On the question about ethical consideration, the participants were informed that the research/study was for purely academic purposes and their identity and responses to the questions would be considered strictly confidential.

Interview questions

  1. Demographic Questions
    1. Please state your name, age, educational background, and nationality.
    2. How long have you been employed with Fairmont The Palm, Dubai?
  2. Questions for managers and supervisors
    1. What are your programs related to total quality management (TQM) that have helped improve Fairmont’s strategic management?
    2. What performance measures you undertook that can tell Fairmont’s strategic management improved?
    3. What management mechanisms and corresponding processes helped Fairmont attain their goals and mission successfully?
    4. What are the leading factors that are critical for the success of the quality program of Fairmont?
    5. Please describe the appropriate organizational culture that has aided in the successful implementation of TQM in your organization?
    6. What policies have been adopted by the company in order to operate ethically, the role of managers in implementing those policies, and the relevance of ethics to quality management?
    7. What policies and programs have been adopted by the company in order to achieve a motivated workforce and to satisfy employee needs?
    8. What mechanisms or programs adopted by the company to build partnerships with other organizations (suppliers, partners) and your respective employees to improve quality?

Implementation plan with justification

Fairmont has implemented quality management and ISO 9000 but there are things left unresolved and there are also some aspects already implemented but needs some modification. Human resource development has been dealt with continually because, as stated, the issue seemed to complicate when Fairmont deals with kafala. As a background, Fairmont’s employees complained about their passports being confiscated.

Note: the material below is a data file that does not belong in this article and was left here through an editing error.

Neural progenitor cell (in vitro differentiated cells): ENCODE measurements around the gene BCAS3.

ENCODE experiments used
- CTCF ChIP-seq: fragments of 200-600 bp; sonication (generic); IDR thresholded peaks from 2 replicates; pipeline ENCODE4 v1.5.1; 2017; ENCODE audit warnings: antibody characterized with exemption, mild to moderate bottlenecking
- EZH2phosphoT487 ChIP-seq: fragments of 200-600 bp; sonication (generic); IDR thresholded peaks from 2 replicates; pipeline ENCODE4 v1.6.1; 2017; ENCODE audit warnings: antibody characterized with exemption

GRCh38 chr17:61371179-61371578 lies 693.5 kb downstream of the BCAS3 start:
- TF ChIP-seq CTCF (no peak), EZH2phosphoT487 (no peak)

This was resolved when management gave back their passports and promised that the matter would not happen again. Another complaint about the kafala is that new employees who came from other companies and were transferring to Fairmont could not be taken because their passports were in the hands of their former employees. Fairmont management did not want to make a large issue about the matter, instead, Fairmont made representations with the former employer and the problem was solved.

The kafala system (sponsorship) has always been a problem for policymakers and governments of the UAE and other GCC countries. This system has been in effect in the UAE and GCC countries since local employment cannot address the labor capital and the required labor and management skills of the growing economy. The UAE government has implemented the concept of “Emiratization,” which focuses on providing employment opportunities to Emiratis.

Unemployment is common among the young populace and economic growth relies on the strength and expertise of foreign workers. The UAE is not exempt from the Arab Spring, the Middle East youth activism which started in 2011 and is still continuing up to this day. The people’s clamor for local employment and the growing unrest led to the implementation of a quota system for Emirati employment and to protect Emirati employees (Cummings, 2013). All this affects business and the service quality of the hospitality industry.

The problem is that migrant workers get exploited. Workers in the Middle East have reported employment problems, particularly with regards to the kafala system. The kafala is applicable to all migrant workers in the UAE and it particularly affects hotel workers and employees, including managers and supervisors, who are mostly under a contractual basis. Migrant workers are given a two-year contract, renewable after two years.

Ordinary workers such as drivers, laborers, domestic helpers are greatly affected by the kafala system due to the small salary and few benefits they get, and the rather large amount they give for the kafala, which is approximately $500 to $1000 (Migration News, 2012). The kafala allows the local population to be responsible for the migrant workers.

Fairmont has responded to the government’s call to observe the quota system and employ as many local applicants, but the problem is the lack of qualified Emirati to fill the managerial and skilled employment. Fairmont has an effective management team and specially-trained employees, like chefs, supervisors, HRM graduates who come from prestigious universities in Asia and the United States.